Egg Muffins with Onion Salami & Halloumi

egg muffins paleo recipe

Recipe: Egg Muffins with Onion, Salami & Halloumi

I was treated to these yummy egg muffins by my lovely boyfriend, whom I’m slowly converting to my paleo way of eating (Shhhh!). He came up with the recipe and prepared all the ingredients the night before so all we had to do this morning is add the eggs and bake the muffins while we were getting ready. If you need a tasty and filling on-the-go snack, these are easy to carry around in a container or wrapped in foil.

Cooking notes: We use a silicon muffin tray, which is great for removing baked muffins easily. You can use individual cases or a standard muffin tray. The halloumi cheese can be replaced with mushrooms or red peppers if you’re avoiding dairy completely.


  • 6 eggs
  • 1 cup of diced salami
  • 2/3 cup of diced halloumi cheese (look for sheep’s or goat’s milk varieties)
  • 1 medium white onion, peeled and diced
  • A good pinch of sea salt
  • Some cracked pepper
  • 2 tbsp olive oil


  1. Sautee onion in olive oil until soft and golden. Remove from a frying pan to a container.
  2. Pan fry halloumi cheese on both sides until goden brown crust forms. Remove to the same container as the onion.
  3. Add diced salami to the mix and set aside until cooking time.
  4. If you’re preparing the muffin filling the same morning as baking, turn the oven on before you start frying the onion. Otherwise, pre-heat the oven to 170C when you get up in the morning.
  5. Whisk 6 eggs together. Spray baking muffin moulds with olive oil or rub some coconut oil or ghee on the sides and bottom. Divide the salami and halloumi filling between 6 moulds. Pour in equal amounts of whisked eggs and stir each muffin case with a fork. Place on the middle shelf of the oven and bake at 170C for about 20-25 minutes or until the muffins have risen and firmed up on the top.

Preparation time: 15 minutes

Cooking time: 25 minutes

Number of servings: 3


  1. Rebecca says

    I have a question about halloumi cheese, I live in a small town and I have no access to halloumi cheese. I have looked online but I am unsure of the quality and leary of the shipping methods for a perishable, not to mention the high cost. Is there a replacement cheese that I could use. My husband really misses cheese and I think I could use a small amount of some other kind of cheese. Do you have a suggestion.

    • Irena says

      I would make these without the halloumi and instead grate some cheddar or parmesan over the top once you’ve poured in the egg mixture. You’ll get a nice cheesy crust on the top.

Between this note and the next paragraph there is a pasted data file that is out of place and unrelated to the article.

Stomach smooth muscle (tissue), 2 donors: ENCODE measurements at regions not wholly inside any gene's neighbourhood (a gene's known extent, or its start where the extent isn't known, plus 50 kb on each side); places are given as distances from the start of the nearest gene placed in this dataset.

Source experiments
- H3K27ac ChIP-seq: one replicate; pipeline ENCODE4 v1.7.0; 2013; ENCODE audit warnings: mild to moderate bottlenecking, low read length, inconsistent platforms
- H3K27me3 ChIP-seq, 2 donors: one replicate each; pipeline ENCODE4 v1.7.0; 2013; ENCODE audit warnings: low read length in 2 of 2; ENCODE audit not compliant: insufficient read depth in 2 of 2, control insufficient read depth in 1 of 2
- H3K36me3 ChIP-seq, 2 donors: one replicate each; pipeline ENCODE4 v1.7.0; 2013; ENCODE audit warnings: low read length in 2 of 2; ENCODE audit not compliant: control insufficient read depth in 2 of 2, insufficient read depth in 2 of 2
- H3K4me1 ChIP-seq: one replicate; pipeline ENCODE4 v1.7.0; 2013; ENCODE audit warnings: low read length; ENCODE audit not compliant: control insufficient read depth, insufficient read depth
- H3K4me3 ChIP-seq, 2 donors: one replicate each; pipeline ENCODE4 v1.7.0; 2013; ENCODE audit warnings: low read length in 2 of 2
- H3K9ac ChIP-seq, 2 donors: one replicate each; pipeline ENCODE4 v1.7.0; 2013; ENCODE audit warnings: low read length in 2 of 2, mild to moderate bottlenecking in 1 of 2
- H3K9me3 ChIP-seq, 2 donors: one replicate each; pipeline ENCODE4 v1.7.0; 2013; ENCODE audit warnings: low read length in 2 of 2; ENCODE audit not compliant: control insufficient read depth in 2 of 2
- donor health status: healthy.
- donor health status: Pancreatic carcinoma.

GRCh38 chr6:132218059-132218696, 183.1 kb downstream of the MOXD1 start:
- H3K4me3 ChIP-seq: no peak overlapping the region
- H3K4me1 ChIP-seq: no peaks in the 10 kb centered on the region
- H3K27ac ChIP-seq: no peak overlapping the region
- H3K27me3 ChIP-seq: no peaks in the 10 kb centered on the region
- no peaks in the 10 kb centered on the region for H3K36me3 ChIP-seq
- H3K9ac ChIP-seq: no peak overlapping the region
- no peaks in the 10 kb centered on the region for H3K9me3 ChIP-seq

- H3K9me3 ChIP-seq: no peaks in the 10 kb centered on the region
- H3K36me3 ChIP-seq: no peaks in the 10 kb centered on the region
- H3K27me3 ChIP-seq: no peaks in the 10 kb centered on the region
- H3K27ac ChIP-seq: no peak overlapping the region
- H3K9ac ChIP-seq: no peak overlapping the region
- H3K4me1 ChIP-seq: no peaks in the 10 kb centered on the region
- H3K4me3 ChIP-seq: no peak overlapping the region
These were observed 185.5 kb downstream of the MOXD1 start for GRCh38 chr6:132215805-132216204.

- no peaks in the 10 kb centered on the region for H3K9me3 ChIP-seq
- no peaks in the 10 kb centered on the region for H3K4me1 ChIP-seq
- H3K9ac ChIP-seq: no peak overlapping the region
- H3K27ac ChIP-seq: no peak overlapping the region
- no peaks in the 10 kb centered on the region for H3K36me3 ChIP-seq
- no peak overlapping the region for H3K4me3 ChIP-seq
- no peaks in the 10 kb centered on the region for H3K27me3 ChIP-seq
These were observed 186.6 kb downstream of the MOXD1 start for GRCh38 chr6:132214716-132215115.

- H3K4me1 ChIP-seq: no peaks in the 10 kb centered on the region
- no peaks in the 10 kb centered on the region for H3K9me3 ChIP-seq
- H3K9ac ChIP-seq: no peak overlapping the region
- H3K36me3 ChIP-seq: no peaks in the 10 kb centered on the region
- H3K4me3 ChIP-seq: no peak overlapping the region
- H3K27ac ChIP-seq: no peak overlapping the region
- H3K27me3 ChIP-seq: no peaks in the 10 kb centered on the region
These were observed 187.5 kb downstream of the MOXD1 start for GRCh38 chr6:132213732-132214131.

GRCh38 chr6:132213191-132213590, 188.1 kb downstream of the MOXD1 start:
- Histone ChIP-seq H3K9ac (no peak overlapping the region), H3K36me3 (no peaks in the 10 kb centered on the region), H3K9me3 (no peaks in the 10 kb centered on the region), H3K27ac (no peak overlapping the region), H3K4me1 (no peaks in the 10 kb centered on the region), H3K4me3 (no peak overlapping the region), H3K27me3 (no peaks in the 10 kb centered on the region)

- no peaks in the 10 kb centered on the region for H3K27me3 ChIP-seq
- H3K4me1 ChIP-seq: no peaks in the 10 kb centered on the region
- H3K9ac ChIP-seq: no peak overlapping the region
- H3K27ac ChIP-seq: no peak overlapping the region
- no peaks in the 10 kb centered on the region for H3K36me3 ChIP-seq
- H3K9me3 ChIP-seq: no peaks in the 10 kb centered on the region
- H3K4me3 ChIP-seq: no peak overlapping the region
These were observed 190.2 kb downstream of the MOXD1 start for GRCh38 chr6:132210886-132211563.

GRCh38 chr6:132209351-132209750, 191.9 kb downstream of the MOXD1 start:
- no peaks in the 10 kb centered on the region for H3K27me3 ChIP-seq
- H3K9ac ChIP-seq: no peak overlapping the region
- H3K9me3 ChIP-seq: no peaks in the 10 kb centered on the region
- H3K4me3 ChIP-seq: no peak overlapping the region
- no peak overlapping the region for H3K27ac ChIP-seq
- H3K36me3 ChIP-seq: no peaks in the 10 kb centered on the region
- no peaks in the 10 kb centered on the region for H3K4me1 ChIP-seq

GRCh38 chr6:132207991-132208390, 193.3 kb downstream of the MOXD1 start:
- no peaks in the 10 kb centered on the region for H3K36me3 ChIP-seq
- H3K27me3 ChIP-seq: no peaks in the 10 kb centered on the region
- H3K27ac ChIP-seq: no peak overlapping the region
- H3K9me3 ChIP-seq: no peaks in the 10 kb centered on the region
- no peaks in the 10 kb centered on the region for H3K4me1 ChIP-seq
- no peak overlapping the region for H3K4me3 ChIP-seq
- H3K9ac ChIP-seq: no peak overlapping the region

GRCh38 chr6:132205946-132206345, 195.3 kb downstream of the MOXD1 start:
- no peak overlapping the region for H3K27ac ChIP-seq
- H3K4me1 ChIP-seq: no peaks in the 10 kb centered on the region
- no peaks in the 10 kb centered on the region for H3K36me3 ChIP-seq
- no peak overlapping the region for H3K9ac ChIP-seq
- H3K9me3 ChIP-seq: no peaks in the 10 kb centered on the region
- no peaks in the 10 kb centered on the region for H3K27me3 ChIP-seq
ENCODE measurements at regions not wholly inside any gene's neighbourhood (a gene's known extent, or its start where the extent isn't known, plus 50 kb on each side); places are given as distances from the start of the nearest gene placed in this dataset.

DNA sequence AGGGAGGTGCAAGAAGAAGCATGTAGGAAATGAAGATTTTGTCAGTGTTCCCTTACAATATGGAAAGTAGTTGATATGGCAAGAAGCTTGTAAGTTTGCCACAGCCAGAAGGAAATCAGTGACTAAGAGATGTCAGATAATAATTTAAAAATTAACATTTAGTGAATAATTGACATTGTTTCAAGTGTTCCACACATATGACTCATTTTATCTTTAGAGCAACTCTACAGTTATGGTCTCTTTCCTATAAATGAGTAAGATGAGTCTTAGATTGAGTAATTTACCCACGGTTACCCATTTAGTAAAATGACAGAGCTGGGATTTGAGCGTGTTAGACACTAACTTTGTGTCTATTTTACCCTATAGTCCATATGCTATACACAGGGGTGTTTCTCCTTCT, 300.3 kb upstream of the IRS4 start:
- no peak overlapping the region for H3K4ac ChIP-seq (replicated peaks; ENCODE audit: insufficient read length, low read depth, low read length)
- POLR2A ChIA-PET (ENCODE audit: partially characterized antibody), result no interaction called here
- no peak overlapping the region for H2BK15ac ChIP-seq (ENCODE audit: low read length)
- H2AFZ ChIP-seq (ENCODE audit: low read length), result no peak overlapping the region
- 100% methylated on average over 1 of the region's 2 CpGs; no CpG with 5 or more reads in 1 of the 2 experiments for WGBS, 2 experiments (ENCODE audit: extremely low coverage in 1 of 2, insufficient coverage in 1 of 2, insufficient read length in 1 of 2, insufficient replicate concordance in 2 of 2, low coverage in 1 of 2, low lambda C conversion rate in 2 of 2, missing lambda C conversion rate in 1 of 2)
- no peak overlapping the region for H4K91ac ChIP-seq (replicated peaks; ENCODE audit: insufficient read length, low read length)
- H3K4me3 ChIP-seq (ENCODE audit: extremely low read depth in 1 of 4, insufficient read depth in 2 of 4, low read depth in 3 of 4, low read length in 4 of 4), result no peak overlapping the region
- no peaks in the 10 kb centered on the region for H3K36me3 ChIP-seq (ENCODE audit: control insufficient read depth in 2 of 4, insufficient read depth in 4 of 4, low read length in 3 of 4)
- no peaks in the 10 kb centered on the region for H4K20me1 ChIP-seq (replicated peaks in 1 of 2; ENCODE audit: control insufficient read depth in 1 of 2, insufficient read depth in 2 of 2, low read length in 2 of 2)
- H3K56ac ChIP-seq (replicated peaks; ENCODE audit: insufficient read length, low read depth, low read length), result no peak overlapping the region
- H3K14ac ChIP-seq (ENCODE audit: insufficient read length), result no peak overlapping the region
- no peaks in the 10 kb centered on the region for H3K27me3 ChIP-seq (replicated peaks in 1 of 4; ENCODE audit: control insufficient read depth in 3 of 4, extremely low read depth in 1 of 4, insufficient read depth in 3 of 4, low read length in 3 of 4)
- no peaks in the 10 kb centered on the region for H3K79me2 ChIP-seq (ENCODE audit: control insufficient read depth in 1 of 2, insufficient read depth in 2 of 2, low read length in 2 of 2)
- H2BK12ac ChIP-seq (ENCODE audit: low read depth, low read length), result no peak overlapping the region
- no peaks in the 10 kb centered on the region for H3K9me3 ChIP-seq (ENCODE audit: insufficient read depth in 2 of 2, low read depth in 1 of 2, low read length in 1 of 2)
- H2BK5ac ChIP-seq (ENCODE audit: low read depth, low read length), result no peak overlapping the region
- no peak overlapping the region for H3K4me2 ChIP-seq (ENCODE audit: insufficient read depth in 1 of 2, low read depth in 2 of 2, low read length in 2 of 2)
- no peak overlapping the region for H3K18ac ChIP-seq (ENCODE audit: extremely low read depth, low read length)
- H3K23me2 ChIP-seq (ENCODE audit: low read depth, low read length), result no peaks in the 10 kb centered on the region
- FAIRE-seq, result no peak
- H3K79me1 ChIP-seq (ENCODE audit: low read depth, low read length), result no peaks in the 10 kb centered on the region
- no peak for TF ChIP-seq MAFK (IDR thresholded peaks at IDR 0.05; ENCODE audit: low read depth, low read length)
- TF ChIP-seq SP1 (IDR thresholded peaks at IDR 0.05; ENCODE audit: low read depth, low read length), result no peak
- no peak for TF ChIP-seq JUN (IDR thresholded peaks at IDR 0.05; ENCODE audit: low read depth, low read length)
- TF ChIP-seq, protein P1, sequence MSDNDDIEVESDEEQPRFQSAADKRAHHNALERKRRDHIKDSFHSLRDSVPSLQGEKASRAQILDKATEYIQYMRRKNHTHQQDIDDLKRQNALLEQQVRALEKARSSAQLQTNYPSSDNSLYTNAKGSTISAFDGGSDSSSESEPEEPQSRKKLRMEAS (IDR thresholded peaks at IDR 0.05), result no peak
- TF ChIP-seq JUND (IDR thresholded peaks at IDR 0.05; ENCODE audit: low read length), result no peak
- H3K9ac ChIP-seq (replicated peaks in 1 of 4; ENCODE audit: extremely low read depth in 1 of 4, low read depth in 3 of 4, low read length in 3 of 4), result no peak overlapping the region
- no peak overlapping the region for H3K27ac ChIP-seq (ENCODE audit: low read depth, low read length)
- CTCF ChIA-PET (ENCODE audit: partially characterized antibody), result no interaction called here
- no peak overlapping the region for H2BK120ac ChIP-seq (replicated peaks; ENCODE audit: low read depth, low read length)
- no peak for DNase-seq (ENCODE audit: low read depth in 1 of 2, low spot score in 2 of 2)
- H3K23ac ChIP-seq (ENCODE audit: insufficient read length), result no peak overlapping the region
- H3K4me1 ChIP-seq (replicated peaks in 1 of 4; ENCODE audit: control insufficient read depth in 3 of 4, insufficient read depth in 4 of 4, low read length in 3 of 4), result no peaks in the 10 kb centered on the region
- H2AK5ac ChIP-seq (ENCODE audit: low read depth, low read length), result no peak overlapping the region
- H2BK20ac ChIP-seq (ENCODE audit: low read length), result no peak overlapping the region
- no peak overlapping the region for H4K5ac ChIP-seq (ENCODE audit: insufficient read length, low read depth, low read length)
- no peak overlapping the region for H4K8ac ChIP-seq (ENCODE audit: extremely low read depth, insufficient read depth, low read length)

• imacri says

      Absolutely! You can add whatever you like to do – sun-dried tomatoes, pan-fried mushrooms, ham, smoked salmon etc.

  2. Shan says

    I’m currently looking for an interesting way to do eggs for breakfast for my boyfriend and this one sounds great! I’m curious about a couple of things though – are the eggs runny in the middle when cooked this way, or fluffy and firm? He doesn’t like runny eggs so just want to check this. Also, I would have thought self raising flour or something similar would be needed to help these rise, but it doesn’t look like this is the case?

    Can’t wait to try this recipe!

  3. Sarah says

    How long do these last in the refrigerator? Can they be frozen if made in batches? Cooking for 1 paleo dieter and looking for some batch recipes that won’t end up in the bin!

    • imacri says

      Hi Sarah,

      I find they are best when fresh. You can keep them in fridge overnight for sure but I wouldn’t freeze these.


  4. Nicole says

    This is one for my favourite recipes. I changed the salami for bacon and added grated zucchini. I have a very fussy 3 year old and by putting these into cupcake patties, and calling them egg cakes, she will eat them like crazy. I’ve also added steamed broccoli and cooked it as a frittata from time to time. A great recipe! Thank you

    • imacri says

      That’s great to hear. My boyfriend is a little like a fussy 3 year old (shhh!) but he loves the egg muffins. Probably because he came up with the recipe originally. I should try adding more vegetables to ours. We seriously have these at least once a week. Irena

    • imacri says

      Hey Lauren, it is often thought that way but paleo is more of a template than a strict set of rules for most people. There are many offshoots like Primal and more flexible approaches to nutrition. Good quality salami is just dried cured meat, similar to jerky and bacon, which are widely accepted within the paleo communities. Dairy is another tricky one. A lot of people avoid it all together, especially if they have a serious gluten intolerance because lactose/caseins can cross-react. For others, including certain cheeses and full fat yogurt (sugar-free) is fine, especially those made with goat’s or sheep’s milk as they contain different proteins. I can’t say we eat a lot of salami but it’s great for quick, on-the-go meals. Certainly, avoid it if you prefer to keep your paleo template clean and strict. It’s all about how you feel :)

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